I turn on the local Saturday evening news after 24 hours of being unplugged. Lead story is: “Cambridge woman killed Friday afternoon while biking in Boston.” A beloved, longtime Brookline librarian. Her photo flashes across the screen.
That’s my old friend! That’s Paula. No, it can’t be.
I stand there trying to absorb the story. Police. Accident scene. Hit by a cement truck. Friends giving tribute. Boston cyclists mourning, calling for safer intersections…
Now I’m crying.
I met Paula Sharaga when my kids were young. She was the new children’s librarian our local library. I liked her quirkiness and warmth. Paula and I were both early childhood educators, active in the Jewish community, and, of course, book lovers. We had lots to talk about. Sharing our family Rosh Hashana dinner with Paula just after the tragedy of September 11 is a special memory.
Later, Paula moved to Cambridge and took a job at the Brookline Public Library. This meant we didn’t see each other much. Our friendship, like many others, shifted to email and Facebook. And then, gradually, our contact lessened.
Strangely, just a few weeks ago, I thought of Paula for some reason. I realized it had been a long time since we chatted. I made a mental note to reach out.
I never did.
Now Paula’s Facebook page is filled with expressions of sympathy, sadness, and memories. I’m awed by the outpouring of love.
Scrolling through her page, I’m quickly updated with all she had been involved with the past years. Environmental activism. Politics, protests. Nature hikes. Cycling.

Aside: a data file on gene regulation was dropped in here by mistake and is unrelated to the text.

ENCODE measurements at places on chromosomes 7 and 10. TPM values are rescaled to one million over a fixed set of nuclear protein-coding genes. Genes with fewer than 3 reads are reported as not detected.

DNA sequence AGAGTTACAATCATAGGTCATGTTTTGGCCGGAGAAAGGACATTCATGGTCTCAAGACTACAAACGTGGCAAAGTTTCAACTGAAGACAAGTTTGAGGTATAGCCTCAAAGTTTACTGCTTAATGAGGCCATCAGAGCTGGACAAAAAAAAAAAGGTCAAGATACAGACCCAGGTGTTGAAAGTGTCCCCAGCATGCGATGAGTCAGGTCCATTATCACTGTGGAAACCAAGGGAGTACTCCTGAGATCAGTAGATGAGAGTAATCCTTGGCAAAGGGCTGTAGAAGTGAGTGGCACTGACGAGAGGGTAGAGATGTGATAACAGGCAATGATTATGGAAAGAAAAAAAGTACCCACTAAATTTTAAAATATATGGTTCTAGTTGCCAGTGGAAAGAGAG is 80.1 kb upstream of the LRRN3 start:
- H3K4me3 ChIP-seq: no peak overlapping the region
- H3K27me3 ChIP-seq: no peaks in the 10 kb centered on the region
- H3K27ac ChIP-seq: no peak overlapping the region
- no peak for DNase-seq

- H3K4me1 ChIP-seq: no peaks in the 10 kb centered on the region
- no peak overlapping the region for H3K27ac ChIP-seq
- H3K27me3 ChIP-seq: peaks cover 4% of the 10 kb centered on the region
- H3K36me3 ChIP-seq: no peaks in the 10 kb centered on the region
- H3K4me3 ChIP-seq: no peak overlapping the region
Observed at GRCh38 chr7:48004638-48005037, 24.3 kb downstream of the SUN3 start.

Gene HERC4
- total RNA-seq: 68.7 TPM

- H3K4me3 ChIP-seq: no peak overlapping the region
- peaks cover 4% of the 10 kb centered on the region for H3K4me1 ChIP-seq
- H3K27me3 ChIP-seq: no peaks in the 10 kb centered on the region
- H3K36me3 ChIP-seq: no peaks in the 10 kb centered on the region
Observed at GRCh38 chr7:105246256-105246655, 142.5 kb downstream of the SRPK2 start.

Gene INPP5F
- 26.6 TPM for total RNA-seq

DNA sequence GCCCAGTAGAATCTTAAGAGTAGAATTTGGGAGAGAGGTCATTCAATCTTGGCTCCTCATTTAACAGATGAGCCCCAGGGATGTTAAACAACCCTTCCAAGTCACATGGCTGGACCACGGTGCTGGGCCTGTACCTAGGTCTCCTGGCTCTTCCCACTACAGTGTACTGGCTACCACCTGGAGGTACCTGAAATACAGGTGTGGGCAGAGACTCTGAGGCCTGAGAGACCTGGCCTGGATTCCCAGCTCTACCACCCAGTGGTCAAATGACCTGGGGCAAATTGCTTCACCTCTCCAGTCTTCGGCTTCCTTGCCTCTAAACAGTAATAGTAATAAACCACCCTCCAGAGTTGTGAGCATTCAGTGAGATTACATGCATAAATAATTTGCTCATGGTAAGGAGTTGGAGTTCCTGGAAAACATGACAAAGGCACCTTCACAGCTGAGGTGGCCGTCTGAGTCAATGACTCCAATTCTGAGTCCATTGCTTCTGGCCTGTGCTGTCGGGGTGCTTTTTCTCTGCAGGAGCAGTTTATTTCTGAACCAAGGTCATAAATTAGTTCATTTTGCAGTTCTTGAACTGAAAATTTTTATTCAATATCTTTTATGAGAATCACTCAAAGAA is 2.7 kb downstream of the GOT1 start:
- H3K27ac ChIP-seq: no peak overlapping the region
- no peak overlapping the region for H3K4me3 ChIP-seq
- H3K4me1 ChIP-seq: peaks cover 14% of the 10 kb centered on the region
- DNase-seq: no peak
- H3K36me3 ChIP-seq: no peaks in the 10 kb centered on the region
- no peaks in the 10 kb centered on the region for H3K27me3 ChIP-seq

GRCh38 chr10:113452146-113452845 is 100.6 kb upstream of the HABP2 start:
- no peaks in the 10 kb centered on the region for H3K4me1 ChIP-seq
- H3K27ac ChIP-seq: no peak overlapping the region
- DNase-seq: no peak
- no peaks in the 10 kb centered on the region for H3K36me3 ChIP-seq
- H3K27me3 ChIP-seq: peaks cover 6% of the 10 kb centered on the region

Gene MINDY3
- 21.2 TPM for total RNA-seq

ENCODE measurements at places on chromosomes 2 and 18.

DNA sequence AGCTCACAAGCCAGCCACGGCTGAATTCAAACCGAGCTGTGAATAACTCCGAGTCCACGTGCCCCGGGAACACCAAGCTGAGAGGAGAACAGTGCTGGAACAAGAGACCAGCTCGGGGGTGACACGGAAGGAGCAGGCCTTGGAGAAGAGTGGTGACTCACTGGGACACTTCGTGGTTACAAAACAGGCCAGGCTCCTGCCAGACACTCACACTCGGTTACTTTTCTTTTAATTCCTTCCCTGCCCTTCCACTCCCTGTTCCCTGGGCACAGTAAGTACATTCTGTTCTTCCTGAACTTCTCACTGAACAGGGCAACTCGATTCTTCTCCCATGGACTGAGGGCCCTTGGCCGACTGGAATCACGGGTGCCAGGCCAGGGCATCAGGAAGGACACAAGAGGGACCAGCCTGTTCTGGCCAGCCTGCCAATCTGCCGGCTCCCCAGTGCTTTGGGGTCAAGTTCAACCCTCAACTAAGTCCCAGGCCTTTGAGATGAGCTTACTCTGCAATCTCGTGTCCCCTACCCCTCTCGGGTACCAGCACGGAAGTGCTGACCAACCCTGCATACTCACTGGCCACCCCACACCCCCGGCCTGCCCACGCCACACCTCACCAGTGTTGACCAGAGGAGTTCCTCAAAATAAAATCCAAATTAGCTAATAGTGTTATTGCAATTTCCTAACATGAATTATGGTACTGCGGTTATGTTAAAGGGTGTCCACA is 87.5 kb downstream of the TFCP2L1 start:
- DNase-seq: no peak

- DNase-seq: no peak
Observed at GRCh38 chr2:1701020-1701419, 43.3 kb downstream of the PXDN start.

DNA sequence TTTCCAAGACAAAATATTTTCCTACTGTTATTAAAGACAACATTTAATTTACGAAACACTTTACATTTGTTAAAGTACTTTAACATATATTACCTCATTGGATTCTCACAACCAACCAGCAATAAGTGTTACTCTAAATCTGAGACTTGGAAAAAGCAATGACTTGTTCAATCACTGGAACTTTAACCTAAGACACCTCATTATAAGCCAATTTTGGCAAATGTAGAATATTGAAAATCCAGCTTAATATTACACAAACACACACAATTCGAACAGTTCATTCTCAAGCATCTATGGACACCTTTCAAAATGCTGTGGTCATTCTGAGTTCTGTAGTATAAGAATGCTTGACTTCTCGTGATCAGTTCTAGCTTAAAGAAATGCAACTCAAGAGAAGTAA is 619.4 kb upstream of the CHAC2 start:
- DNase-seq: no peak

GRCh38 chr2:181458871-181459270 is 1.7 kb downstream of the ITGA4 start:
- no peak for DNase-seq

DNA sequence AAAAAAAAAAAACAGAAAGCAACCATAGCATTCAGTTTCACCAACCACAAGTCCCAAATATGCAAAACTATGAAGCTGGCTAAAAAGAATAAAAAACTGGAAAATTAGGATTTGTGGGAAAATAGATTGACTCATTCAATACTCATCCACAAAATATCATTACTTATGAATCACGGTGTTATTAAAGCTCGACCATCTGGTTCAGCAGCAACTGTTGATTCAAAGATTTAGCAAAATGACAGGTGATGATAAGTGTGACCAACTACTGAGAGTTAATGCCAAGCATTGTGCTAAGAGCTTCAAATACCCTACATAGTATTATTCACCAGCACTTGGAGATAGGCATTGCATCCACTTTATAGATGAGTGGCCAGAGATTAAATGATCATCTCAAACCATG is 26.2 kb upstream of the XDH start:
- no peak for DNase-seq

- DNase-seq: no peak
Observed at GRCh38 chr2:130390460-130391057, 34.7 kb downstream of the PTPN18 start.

I see that she married her long-time boyfriend. I read his words of shock and disbelief. Paula’s husband is now in the After.
I know that place well.
You are thrust into that place with a simple phone call.
Now I pray that Paula’s husband is surrounded by love in the After. That the intense grief from losing his wife and her abrupt, tragic ending will not shadow the eventual light.
I hope no one will say to him: “It was G-d’s will,” or “She’s in a better place,” or “Let me know if I can do anything.” (Just do something!) I hope no one will count the months or years of his grieving and tell him “it’s time to move on”.
No one ever knows the right thing to say to someone in mourning. The Jewish custom provides a simple script: “May you be comforted among the mourners of Zion. May her memory be a blessing.”
I leave you, dear readers, with my newest essay published by Women on Writing, which seems fitting at this moment—The Geometry of Grief.